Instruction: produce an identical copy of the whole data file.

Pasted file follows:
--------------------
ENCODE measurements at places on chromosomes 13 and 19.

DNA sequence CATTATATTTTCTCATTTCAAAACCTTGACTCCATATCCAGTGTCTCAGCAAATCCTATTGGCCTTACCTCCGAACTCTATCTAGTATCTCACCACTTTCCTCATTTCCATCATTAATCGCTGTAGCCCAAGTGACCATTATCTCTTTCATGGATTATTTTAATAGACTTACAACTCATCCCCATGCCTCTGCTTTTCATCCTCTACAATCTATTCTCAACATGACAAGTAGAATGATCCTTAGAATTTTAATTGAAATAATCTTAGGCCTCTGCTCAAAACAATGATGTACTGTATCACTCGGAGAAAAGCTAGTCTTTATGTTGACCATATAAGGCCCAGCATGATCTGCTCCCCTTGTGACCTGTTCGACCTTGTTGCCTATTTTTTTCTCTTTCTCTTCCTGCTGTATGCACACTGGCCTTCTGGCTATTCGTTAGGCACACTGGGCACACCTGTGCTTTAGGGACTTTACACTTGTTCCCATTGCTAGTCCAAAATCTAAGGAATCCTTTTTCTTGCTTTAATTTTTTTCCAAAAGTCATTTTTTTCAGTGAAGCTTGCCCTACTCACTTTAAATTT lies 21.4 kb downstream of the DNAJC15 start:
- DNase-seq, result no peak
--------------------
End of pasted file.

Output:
ENCODE measurements at places on chromosomes 13 and 19.

DNA sequence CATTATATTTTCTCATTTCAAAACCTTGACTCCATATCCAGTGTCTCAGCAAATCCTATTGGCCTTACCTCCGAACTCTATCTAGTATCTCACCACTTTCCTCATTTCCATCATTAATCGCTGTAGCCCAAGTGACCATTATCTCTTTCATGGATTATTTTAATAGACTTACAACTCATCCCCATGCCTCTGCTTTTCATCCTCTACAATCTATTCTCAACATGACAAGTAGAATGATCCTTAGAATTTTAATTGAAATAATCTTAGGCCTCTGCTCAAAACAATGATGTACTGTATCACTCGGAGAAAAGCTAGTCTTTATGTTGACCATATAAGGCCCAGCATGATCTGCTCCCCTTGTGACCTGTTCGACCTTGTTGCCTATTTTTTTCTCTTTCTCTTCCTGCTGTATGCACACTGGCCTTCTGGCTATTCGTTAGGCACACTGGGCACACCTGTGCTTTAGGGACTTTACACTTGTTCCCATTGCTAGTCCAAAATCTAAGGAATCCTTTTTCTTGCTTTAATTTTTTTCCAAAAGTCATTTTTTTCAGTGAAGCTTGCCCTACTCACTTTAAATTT lies 21.4 kb downstream of the DNAJC15 start:
- DNase-seq, result no peak